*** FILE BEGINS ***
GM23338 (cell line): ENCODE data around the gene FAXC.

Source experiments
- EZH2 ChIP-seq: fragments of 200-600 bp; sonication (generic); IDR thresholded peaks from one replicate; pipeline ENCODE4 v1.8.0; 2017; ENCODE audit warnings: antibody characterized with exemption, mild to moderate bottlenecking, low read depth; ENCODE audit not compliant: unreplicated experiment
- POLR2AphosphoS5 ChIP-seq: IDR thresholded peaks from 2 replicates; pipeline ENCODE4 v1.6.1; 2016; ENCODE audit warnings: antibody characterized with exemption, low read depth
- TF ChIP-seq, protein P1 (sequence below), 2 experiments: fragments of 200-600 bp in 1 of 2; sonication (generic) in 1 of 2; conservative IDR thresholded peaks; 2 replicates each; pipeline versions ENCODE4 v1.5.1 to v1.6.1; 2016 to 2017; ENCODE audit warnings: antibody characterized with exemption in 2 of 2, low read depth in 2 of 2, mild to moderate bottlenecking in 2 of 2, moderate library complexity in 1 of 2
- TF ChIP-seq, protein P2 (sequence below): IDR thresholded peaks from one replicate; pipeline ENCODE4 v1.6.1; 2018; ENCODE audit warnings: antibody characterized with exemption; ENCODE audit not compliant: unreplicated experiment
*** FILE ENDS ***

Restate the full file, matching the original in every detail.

GM23338 (cell line): ENCODE data around the gene FAXC.

Source experiments
- EZH2 ChIP-seq: fragments of 200-600 bp; sonication (generic); IDR thresholded peaks from one replicate; pipeline ENCODE4 v1.8.0; 2017; ENCODE audit warnings: antibody characterized with exemption, mild to moderate bottlenecking, low read depth; ENCODE audit not compliant: unreplicated experiment
- POLR2AphosphoS5 ChIP-seq: IDR thresholded peaks from 2 replicates; pipeline ENCODE4 v1.6.1; 2016; ENCODE audit warnings: antibody characterized with exemption, low read depth
- TF ChIP-seq, protein P1 (sequence below), 2 experiments: fragments of 200-600 bp in 1 of 2; sonication (generic) in 1 of 2; conservative IDR thresholded peaks; 2 replicates each; pipeline versions ENCODE4 v1.5.1 to v1.6.1; 2016 to 2017; ENCODE audit warnings: antibody characterized with exemption in 2 of 2, low read depth in 2 of 2, mild to moderate bottlenecking in 2 of 2, moderate library complexity in 1 of 2
- TF ChIP-seq, protein P2 (sequence below): IDR thresholded peaks from one replicate; pipeline ENCODE4 v1.6.1; 2018; ENCODE audit warnings: antibody characterized with exemption; ENCODE audit not compliant: unreplicated experiment